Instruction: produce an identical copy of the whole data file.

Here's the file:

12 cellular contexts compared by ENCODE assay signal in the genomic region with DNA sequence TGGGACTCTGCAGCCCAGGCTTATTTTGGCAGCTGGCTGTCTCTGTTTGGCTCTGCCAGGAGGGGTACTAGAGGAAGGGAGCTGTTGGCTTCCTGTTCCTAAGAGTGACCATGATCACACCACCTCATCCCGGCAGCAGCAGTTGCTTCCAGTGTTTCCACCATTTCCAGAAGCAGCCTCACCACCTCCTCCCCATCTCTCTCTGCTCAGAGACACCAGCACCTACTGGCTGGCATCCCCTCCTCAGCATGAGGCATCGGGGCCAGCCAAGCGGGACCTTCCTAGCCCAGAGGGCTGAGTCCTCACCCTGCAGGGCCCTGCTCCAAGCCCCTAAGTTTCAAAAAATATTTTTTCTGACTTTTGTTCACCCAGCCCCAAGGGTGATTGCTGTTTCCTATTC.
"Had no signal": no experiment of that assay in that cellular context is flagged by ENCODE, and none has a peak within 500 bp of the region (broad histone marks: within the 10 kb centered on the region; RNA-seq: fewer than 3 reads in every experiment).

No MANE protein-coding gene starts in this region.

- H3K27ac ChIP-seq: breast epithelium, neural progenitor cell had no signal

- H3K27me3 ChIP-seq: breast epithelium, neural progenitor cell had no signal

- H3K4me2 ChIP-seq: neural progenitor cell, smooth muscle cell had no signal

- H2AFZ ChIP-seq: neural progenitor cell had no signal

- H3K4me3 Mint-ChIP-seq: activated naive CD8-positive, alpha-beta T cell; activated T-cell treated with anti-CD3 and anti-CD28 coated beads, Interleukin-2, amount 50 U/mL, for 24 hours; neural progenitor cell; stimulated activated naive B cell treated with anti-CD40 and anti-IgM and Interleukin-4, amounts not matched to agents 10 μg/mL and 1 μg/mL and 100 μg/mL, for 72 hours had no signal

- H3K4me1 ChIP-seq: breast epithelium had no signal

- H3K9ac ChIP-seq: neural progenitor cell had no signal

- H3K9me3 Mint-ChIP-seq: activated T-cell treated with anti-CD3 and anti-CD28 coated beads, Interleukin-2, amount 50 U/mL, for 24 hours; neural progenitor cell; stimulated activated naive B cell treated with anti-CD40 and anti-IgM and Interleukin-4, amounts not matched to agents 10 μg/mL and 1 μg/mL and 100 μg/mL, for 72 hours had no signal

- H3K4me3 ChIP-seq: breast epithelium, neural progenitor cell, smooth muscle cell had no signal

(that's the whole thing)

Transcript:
12 cellular contexts compared by ENCODE assay signal in the genomic region with DNA sequence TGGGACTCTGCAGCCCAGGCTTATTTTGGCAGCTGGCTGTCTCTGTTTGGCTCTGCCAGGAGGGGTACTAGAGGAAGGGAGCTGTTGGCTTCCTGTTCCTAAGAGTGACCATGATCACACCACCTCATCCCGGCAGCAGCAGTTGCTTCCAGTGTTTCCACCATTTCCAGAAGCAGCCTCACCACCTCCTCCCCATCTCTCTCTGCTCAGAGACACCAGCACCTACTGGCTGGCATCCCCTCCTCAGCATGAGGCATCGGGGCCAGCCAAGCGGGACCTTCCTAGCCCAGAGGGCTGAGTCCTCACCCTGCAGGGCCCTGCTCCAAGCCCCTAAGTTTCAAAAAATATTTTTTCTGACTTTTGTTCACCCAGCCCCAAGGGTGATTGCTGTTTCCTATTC.
"Had no signal": no experiment of that assay in that cellular context is flagged by ENCODE, and none has a peak within 500 bp of the region (broad histone marks: within the 10 kb centered on the region; RNA-seq: fewer than 3 reads in every experiment).

No MANE protein-coding gene starts in this region.

- H3K27ac ChIP-seq: breast epithelium, neural progenitor cell had no signal

- H3K27me3 ChIP-seq: breast epithelium, neural progenitor cell had no signal

- H3K4me2 ChIP-seq: neural progenitor cell, smooth muscle cell had no signal

- H2AFZ ChIP-seq: neural progenitor cell had no signal

- H3K4me3 Mint-ChIP-seq: activated naive CD8-positive, alpha-beta T cell; activated T-cell treated with anti-CD3 and anti-CD28 coated beads, Interleukin-2, amount 50 U/mL, for 24 hours; neural progenitor cell; stimulated activated naive B cell treated with anti-CD40 and anti-IgM and Interleukin-4, amounts not matched to agents 10 μg/mL and 1 μg/mL and 100 μg/mL, for 72 hours had no signal

- H3K4me1 ChIP-seq: breast epithelium had no signal

- H3K9ac ChIP-seq: neural progenitor cell had no signal

- H3K9me3 Mint-ChIP-seq: activated T-cell treated with anti-CD3 and anti-CD28 coated beads, Interleukin-2, amount 50 U/mL, for 24 hours; neural progenitor cell; stimulated activated naive B cell treated with anti-CD40 and anti-IgM and Interleukin-4, amounts not matched to agents 10 μg/mL and 1 μg/mL and 100 μg/mL, for 72 hours had no signal

- H3K4me3 ChIP-seq: breast epithelium, neural progenitor cell, smooth muscle cell had no signal